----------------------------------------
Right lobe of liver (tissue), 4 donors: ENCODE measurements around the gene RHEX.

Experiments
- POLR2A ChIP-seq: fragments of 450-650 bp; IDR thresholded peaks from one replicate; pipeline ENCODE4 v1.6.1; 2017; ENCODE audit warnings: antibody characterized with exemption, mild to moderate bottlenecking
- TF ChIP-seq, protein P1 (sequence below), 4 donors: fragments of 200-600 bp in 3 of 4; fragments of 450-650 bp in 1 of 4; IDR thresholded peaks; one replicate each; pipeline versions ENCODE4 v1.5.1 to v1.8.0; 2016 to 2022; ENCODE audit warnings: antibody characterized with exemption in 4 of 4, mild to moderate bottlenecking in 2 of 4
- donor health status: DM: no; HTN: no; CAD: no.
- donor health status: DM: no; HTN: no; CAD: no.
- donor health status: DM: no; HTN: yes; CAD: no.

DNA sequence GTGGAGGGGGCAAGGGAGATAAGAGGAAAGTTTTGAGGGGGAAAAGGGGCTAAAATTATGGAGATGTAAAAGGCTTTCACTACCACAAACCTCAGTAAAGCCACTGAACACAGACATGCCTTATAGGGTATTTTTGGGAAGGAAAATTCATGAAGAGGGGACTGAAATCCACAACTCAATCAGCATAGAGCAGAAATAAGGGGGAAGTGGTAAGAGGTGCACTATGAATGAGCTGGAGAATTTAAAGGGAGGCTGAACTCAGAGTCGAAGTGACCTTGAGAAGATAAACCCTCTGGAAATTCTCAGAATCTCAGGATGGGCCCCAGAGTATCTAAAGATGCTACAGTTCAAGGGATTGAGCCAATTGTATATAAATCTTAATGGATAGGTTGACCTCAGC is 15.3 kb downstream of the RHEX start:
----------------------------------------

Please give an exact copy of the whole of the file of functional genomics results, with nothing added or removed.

Right lobe of liver (tissue), 4 donors: ENCODE measurements around the gene RHEX.

Experiments
- POLR2A ChIP-seq: fragments of 450-650 bp; IDR thresholded peaks from one replicate; pipeline ENCODE4 v1.6.1; 2017; ENCODE audit warnings: antibody characterized with exemption, mild to moderate bottlenecking
- TF ChIP-seq, protein P1 (sequence below), 4 donors: fragments of 200-600 bp in 3 of 4; fragments of 450-650 bp in 1 of 4; IDR thresholded peaks; one replicate each; pipeline versions ENCODE4 v1.5.1 to v1.8.0; 2016 to 2022; ENCODE audit warnings: antibody characterized with exemption in 4 of 4, mild to moderate bottlenecking in 2 of 4
- donor health status: DM: no; HTN: no; CAD: no.
- donor health status: DM: no; HTN: no; CAD: no.
- donor health status: DM: no; HTN: yes; CAD: no.

DNA sequence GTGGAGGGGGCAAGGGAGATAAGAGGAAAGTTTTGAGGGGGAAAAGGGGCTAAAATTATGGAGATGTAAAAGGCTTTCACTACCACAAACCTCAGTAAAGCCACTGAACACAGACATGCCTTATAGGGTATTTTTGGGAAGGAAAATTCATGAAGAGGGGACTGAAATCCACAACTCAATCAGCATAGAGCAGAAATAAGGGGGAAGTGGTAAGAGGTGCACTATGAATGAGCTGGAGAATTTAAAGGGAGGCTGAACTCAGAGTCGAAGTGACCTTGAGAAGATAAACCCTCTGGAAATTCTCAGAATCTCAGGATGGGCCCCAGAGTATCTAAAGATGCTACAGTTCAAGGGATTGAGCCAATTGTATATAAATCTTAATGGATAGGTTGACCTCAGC is 15.3 kb downstream of the RHEX start: